The First Amendment won one this week before the Supreme Court of the United States -- by one vote. The close vote in the case brought to mind the old story about the corporate board of directors that approved a resolution wishing its CEO a speedy and complete recovery from his heart attack -- by a vote of 9 to 8.
This should have been a simple case and the outcome obvious from the start. But before the justices could do the right thing in a free country, they had to go through an intense and protracted debate. Only then did they uphold the First (and most basic) Amendment, the one that both protects the free exercise of religion and prohibits the government from establishing a religion of its own.
But it took the closest of votes for the court to reach that self-evident conclusion and agree that, yes, people should be allowed to pray as they wished before meetings of a town council in Greece, N.Y. That's the perilous legal status of free speech, and freedom of religion, in 2014 America.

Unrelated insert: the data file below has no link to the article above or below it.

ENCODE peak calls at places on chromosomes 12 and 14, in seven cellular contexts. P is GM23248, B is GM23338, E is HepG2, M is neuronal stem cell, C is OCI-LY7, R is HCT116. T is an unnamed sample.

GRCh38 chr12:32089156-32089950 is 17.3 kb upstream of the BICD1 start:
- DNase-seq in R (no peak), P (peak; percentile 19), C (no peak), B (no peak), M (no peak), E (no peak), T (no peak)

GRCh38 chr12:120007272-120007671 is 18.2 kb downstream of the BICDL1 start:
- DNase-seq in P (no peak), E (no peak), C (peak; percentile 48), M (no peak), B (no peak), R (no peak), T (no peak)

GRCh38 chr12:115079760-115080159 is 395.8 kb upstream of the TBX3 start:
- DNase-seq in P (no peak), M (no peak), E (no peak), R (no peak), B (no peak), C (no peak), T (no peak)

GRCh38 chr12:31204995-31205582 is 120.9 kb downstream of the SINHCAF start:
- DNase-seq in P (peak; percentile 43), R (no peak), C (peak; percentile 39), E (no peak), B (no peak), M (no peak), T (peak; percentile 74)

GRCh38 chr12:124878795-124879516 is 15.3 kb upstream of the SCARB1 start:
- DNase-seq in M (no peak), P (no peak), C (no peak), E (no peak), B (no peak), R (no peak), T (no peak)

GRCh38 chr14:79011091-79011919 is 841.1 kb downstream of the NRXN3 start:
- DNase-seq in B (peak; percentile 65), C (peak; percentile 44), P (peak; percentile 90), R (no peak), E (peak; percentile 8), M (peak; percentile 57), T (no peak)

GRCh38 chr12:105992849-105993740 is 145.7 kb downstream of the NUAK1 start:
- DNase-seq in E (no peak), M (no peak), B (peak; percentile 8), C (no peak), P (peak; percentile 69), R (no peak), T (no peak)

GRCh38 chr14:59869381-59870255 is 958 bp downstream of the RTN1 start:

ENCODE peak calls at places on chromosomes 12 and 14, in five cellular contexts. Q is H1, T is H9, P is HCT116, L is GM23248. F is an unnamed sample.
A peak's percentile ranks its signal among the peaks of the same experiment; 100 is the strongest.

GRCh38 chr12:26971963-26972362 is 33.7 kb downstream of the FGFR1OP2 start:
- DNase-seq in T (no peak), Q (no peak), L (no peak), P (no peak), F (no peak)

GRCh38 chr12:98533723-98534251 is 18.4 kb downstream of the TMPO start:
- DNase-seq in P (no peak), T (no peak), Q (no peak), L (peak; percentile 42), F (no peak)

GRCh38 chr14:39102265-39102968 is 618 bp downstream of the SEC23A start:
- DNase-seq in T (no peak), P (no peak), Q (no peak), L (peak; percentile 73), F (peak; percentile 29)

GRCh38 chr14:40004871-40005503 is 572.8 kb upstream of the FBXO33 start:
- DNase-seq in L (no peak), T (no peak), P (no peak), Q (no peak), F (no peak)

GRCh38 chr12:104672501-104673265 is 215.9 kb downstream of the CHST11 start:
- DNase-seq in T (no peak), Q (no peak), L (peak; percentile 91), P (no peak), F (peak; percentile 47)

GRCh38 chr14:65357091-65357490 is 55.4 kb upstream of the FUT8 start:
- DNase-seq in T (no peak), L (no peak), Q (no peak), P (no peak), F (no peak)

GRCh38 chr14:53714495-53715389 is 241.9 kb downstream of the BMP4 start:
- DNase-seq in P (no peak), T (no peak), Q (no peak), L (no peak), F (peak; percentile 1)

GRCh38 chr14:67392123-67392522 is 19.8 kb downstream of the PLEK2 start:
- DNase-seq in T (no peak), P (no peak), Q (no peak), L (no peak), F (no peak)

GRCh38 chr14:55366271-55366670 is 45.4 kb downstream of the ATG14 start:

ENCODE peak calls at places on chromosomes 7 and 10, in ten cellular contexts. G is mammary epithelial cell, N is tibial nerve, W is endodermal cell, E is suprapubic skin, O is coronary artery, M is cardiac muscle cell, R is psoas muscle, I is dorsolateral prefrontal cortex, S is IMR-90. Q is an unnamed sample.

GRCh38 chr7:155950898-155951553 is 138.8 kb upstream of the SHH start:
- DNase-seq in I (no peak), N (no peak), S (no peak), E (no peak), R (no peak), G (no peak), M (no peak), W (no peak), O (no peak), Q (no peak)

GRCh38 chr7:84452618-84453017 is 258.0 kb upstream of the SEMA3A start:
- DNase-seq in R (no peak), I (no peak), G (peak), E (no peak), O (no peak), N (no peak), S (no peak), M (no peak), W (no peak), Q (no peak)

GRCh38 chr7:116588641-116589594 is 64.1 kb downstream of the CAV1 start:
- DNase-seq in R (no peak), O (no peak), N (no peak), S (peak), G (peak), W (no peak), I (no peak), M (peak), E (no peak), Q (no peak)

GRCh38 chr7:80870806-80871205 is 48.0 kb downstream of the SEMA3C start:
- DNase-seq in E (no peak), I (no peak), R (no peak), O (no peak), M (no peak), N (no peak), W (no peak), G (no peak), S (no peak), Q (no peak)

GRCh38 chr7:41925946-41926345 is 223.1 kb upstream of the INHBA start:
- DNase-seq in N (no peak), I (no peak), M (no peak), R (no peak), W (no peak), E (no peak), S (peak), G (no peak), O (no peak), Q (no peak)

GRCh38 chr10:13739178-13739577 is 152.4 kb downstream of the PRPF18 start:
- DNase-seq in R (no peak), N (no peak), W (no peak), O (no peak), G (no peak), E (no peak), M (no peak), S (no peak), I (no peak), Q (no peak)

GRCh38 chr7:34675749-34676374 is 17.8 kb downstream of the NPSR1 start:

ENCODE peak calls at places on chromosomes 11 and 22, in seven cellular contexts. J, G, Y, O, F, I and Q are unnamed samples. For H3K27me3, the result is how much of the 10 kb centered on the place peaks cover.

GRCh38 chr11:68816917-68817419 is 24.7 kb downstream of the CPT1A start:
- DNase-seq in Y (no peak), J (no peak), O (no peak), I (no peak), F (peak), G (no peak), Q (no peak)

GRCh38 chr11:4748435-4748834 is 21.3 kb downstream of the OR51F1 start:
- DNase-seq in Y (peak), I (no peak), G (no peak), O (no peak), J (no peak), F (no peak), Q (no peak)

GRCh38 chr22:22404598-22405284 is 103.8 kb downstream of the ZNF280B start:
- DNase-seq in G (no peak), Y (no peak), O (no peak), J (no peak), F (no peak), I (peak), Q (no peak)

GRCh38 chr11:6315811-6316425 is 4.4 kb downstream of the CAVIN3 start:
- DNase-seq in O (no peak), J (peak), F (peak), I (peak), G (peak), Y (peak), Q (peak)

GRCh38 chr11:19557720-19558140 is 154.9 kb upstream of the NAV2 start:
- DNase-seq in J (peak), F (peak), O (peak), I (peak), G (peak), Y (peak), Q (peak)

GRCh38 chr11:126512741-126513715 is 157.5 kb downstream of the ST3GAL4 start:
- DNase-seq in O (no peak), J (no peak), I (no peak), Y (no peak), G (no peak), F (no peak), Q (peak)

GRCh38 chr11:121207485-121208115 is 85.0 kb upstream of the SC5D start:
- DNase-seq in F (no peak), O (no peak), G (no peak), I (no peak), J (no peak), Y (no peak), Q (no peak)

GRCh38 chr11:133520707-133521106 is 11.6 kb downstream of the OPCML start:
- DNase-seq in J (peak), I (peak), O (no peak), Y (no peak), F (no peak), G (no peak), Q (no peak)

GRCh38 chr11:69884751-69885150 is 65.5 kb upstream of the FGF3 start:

The only surprise here was that a court which begins its every session with a prayer, "God save the United States and this honorable court," should have had any trouble reaching such a decision.
But the four dissenters in this case objected mightily to the court's conclusion. To quote the dissenting opinion of Her Honor Elena Kagan, letting folks pray as they wish -- rather than utter some safe, government-approved, generically nonsectarian prayer that wouldn't offend anybody -- would violate the Constitution's ban on government's establishing a religion.
Yes, that's the same Constitution which ends by noting that it was written and approved "by the Unanimous Consent of the States present the Seventeenth Day of September in the Year of our Lord one thousand seven hundred and Eighty seven...."
Delicious. For connoisseurs of irony, the dissenting opinions in this case are a veritable banquet.
Anthony M. Kennedy, who has succeeded Sandra Day O'Connor as the court's swing vote, gave short shrift to "reasoning" like Justice Kagan's, noting that "government may not seek to define permissible categories of religious speech. Once it invites prayer into the public sphere, government must permit a prayer giver to address his or her own God or gods as conscience dictates, unfettered by what an administrator or judge considers to be nonsectarian." Amen.
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